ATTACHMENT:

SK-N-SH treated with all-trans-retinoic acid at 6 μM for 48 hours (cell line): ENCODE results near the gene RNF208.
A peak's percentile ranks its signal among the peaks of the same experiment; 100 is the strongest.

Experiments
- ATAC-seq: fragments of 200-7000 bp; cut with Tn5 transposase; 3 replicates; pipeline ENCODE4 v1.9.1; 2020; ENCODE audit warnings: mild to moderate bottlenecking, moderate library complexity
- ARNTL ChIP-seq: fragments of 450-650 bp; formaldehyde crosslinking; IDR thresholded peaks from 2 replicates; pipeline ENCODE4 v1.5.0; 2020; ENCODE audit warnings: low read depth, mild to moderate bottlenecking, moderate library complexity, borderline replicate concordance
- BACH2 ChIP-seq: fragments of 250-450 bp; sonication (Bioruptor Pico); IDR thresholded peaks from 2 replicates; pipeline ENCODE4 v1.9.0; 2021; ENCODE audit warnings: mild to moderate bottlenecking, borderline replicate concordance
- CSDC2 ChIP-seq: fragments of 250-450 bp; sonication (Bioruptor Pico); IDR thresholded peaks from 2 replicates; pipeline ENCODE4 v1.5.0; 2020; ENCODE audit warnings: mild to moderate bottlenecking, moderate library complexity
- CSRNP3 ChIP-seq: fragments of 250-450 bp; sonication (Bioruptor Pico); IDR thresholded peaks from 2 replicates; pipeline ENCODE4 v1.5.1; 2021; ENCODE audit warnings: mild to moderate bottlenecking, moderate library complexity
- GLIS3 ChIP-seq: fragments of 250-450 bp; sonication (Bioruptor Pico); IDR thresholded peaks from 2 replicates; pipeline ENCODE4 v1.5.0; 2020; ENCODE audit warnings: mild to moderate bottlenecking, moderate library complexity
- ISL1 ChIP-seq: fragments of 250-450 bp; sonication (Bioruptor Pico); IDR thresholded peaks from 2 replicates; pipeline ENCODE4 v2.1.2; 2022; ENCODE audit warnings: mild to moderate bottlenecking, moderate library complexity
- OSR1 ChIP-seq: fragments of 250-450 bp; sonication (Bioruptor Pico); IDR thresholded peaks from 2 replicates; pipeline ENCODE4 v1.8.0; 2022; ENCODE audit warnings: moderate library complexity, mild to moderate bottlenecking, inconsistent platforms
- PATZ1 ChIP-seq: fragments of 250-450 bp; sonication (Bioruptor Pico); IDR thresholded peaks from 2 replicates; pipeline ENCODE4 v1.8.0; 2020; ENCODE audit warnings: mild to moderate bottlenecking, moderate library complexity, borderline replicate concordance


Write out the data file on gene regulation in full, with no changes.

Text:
SK-N-SH treated with all-trans-retinoic acid at 6 μM for 48 hours (cell line): ENCODE results near the gene RNF208.
A peak's percentile ranks its signal among the peaks of the same experiment; 100 is the strongest.

Experiments
- ATAC-seq: fragments of 200-7000 bp; cut with Tn5 transposase; 3 replicates; pipeline ENCODE4 v1.9.1; 2020; ENCODE audit warnings: mild to moderate bottlenecking, moderate library complexity
- ARNTL ChIP-seq: fragments of 450-650 bp; formaldehyde crosslinking; IDR thresholded peaks from 2 replicates; pipeline ENCODE4 v1.5.0; 2020; ENCODE audit warnings: low read depth, mild to moderate bottlenecking, moderate library complexity, borderline replicate concordance
- BACH2 ChIP-seq: fragments of 250-450 bp; sonication (Bioruptor Pico); IDR thresholded peaks from 2 replicates; pipeline ENCODE4 v1.9.0; 2021; ENCODE audit warnings: mild to moderate bottlenecking, borderline replicate concordance
- CSDC2 ChIP-seq: fragments of 250-450 bp; sonication (Bioruptor Pico); IDR thresholded peaks from 2 replicates; pipeline ENCODE4 v1.5.0; 2020; ENCODE audit warnings: mild to moderate bottlenecking, moderate library complexity
- CSRNP3 ChIP-seq: fragments of 250-450 bp; sonication (Bioruptor Pico); IDR thresholded peaks from 2 replicates; pipeline ENCODE4 v1.5.1; 2021; ENCODE audit warnings: mild to moderate bottlenecking, moderate library complexity
- GLIS3 ChIP-seq: fragments of 250-450 bp; sonication (Bioruptor Pico); IDR thresholded peaks from 2 replicates; pipeline ENCODE4 v1.5.0; 2020; ENCODE audit warnings: mild to moderate bottlenecking, moderate library complexity
- ISL1 ChIP-seq: fragments of 250-450 bp; sonication (Bioruptor Pico); IDR thresholded peaks from 2 replicates; pipeline ENCODE4 v2.1.2; 2022; ENCODE audit warnings: mild to moderate bottlenecking, moderate library complexity
- OSR1 ChIP-seq: fragments of 250-450 bp; sonication (Bioruptor Pico); IDR thresholded peaks from 2 replicates; pipeline ENCODE4 v1.8.0; 2022; ENCODE audit warnings: moderate library complexity, mild to moderate bottlenecking, inconsistent platforms
- PATZ1 ChIP-seq: fragments of 250-450 bp; sonication (Bioruptor Pico); IDR thresholded peaks from 2 replicates; pipeline ENCODE4 v1.8.0; 2020; ENCODE audit warnings: mild to moderate bottlenecking, moderate library complexity, borderline replicate concordance